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Evidence of demand factors in the determination of the labor market intermittency penalty

  • Julie L. Hotchkiss
  • M. Melinda Pitts

The purpose of this paper is to determine whether any empirical evidence exists for the contribution of employer, or demand-side, determinants of the labor market intermittency penalty. The documented negative relationship between the size of the penalty and labor market strength is interpreted as evidence that labor market intermittency is viewed as an undesirable characteristic that employers penalize more severely when the labor market is weak.

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File URL: http://www.frbatlanta.org/filelegacydocs/wp0716.pdf
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Paper provided by Federal Reserve Bank of Atlanta in its series Working Paper with number 2007-16.

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Date of creation: 2007
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Handle: RePEc:fip:fedawp:2007-16
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  1. James W. Albrecht & Per-Anders Edin & Marianne Sundström & Susan B. Vroman, 1999. "Career Interruptions and Subsequent Earnings: A Reexamination Using Swedish Data," Journal of Human Resources, University of Wisconsin Press, vol. 34(2), pages 294-311.
  2. Hausman, Jerry A, 1978. "Specification Tests in Econometrics," Econometrica, Econometric Society, vol. 46(6), pages 1251-71, November.
  3. repec:cup:cbooks:9780521367288 is not listed on IDEAS
  4. Julie L. Hotchkiss & M. Melinda Pitts, 2007. "The role of labor market intermittency in explaining gender wage differentials," Working Paper 2007-01, Federal Reserve Bank of Atlanta.
  5. Richard B. Freeman, 1973. "Changes in the Labor Market for Black Americans, 1948-72," Brookings Papers on Economic Activity, Economic Studies Program, The Brookings Institution, vol. 4(1), pages 67-132.
  6. Elaine Sorensen, 1993. "Continuous Female Workers: How Different Are They from Other Women?," Eastern Economic Journal, Eastern Economic Association, vol. 19(1), pages 15-32, Winter.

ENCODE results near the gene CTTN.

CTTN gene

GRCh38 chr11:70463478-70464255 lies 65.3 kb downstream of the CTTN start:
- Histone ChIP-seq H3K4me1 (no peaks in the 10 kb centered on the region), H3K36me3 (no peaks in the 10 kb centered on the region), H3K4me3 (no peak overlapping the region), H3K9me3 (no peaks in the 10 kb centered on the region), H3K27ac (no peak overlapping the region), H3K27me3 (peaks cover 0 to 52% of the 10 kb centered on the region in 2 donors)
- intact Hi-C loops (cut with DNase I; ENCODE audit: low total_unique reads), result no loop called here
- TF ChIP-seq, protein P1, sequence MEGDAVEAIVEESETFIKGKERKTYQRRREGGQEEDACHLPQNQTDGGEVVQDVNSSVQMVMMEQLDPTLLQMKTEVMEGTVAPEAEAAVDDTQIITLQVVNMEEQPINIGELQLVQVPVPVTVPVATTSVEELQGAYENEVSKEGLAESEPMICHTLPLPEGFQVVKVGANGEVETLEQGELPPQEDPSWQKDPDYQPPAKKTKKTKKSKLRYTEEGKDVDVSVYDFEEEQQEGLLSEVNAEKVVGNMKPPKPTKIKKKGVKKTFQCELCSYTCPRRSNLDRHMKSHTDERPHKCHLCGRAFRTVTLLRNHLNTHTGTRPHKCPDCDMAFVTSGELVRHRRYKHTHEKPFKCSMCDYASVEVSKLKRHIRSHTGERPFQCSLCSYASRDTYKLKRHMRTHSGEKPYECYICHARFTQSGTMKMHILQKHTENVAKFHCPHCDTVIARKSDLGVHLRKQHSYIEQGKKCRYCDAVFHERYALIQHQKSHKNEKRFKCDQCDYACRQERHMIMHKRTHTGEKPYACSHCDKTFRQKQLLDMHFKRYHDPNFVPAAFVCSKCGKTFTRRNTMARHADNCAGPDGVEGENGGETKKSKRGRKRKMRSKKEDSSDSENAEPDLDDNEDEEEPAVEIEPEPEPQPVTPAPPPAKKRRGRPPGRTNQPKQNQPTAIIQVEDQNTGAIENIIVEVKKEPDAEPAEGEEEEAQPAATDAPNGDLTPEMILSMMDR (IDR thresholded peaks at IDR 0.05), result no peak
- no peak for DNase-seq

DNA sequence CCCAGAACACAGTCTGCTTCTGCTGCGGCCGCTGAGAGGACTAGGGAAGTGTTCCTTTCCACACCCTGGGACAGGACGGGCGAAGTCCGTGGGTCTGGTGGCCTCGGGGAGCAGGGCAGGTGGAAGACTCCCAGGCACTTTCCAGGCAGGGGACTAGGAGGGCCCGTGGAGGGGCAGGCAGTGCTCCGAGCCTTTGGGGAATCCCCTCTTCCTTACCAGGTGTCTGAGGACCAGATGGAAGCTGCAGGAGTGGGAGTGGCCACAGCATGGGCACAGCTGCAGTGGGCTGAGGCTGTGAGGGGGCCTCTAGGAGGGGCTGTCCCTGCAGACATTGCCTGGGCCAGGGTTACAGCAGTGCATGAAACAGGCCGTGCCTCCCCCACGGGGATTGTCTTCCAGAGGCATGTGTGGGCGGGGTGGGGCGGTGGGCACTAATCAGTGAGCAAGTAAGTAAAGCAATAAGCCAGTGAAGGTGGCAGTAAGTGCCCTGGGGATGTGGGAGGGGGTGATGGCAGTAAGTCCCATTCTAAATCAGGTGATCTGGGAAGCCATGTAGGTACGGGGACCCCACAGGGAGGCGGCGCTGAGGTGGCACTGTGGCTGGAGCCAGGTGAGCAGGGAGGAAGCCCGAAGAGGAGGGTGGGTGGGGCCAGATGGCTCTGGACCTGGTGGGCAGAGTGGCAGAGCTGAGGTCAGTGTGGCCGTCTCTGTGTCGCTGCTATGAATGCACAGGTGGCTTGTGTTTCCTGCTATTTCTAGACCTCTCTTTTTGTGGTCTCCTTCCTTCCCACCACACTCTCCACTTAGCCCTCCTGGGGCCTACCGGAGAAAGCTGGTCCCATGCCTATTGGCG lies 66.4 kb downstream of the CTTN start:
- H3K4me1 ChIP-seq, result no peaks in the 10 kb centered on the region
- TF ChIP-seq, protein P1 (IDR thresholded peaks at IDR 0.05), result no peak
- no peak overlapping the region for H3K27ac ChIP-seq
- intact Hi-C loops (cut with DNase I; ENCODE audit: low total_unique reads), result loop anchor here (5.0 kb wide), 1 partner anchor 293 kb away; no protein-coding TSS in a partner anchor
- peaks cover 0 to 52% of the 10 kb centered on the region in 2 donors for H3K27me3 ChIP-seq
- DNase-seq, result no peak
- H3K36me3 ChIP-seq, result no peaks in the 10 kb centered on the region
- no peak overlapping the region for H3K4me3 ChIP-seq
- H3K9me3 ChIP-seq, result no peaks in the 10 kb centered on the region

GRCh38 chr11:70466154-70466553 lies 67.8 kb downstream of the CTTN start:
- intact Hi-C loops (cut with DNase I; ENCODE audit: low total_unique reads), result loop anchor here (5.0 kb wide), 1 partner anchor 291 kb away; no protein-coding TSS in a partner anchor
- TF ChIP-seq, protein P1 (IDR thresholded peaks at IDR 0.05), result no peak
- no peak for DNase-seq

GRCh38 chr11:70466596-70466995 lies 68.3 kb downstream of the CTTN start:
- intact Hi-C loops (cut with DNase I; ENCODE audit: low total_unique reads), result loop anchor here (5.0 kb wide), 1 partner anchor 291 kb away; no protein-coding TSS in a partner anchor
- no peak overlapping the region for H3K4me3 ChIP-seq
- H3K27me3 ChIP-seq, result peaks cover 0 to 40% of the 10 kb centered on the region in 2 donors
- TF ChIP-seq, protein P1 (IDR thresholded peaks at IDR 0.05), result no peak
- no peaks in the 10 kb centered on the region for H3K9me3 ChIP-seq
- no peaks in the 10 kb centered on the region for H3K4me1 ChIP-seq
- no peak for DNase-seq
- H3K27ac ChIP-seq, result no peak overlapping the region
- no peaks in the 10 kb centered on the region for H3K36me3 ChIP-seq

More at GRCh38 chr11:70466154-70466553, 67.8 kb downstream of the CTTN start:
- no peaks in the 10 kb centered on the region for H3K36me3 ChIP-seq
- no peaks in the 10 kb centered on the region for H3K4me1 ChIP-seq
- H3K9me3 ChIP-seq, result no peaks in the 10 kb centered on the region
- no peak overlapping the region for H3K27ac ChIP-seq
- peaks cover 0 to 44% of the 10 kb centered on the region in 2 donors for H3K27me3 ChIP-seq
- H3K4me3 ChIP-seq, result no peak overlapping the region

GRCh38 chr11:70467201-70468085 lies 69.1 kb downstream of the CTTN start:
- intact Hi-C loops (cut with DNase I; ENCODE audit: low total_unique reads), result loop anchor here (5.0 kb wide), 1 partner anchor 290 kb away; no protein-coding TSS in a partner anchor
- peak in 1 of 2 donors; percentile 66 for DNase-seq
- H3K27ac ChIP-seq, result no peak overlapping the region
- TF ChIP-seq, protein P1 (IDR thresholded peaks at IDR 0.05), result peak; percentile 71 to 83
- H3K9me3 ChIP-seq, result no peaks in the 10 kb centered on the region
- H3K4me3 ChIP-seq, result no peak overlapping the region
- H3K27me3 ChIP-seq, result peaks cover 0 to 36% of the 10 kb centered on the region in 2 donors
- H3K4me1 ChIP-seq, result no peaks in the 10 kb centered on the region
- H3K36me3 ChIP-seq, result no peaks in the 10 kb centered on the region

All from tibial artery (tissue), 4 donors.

7. Julie L. Hotchkiss & M. Melinda Pitts, 2003. "Female labor force intermittency and current earnings: a switching regression model with unknown sample selection," Working Paper 2003-33, Federal Reserve Bank of Atlanta.
  8. Thomas J. Kniesner & Arthur H. Padilla & Solomon W. Polachek, 1978. "The Rate of Return to Schooling and the Business Cycle," Journal of Human Resources, University of Wisconsin Press, vol. 13(2), pages 264-277.
  9. Kenneth Couch & Robert Fairlie, 2010. "Last hired, first fired? black-white unemployment and the business cycle," Demography, Springer, vol. 47(1), pages 227-247, February.
  10. Kandil, Magda & Woods, Jeffrey G., 2002. "Convergence of the gender gap over the business cycle: a sectoral investigation," Journal of Economics and Business, Elsevier, vol. 54(3), pages 271-292.
  11. Harry J. Holzer & Michael A. Stoll, 2003. "Employer Demand for Welfare Recipients by Race," Journal of Labor Economics, University of Chicago Press, vol. 21(1), pages 210-241, January.
  12. Heckman, James J & Payner, Brook S, 1989. "Determining the Impact of Federal Antidiscrimination Policy on the Economic Status of Blacks: A Study of South Carolina," American Economic Review, American Economic Association, vol. 79(1), pages 138-77, March.
  13. Julie L. Hotchkiss & John C. Robertson, 2006. "Asymmetric labor force participation decisions over the business cycle: evidence from U.S. microdata," Working Paper 2006-08, Federal Reserve Bank of Atlanta.
  14. Heather Boushey, 2002. "Reworking the Wage Curve: Exploring the consistency of the model across time, space and demographic group," Review of Political Economy, Taylor & Francis Journals, vol. 14(3), pages 293-311.
  15. Julie L. Hotchkiss, 2003. "The Labor Market Experience of Workers with Disabilities: The ADA and Beyond," Books from Upjohn Press, W.E. Upjohn Institute for Employment Research, number lmewd, March.
  16. Polachek, Solomon William, 1981. "Occupational Self-Selection: A Human Capital Approach to Sex Differences in Occupational Structure," The Review of Economics and Statistics, MIT Press, vol. 63(1), pages 60-69, February.
  17. Jacob Mincer & Haim Ofek, 1982. "Interrupted Work Careers: Depreciation and Restoration of Human Capital," Journal of Human Resources, University of Wisconsin Press, vol. 17(1), pages 3-24.
  18. M. Melinda Pitts, 2002. "Why choose women's work if it pays less? A structural model of occupational choice," Working Paper 2002-30, Federal Reserve Bank of Atlanta.
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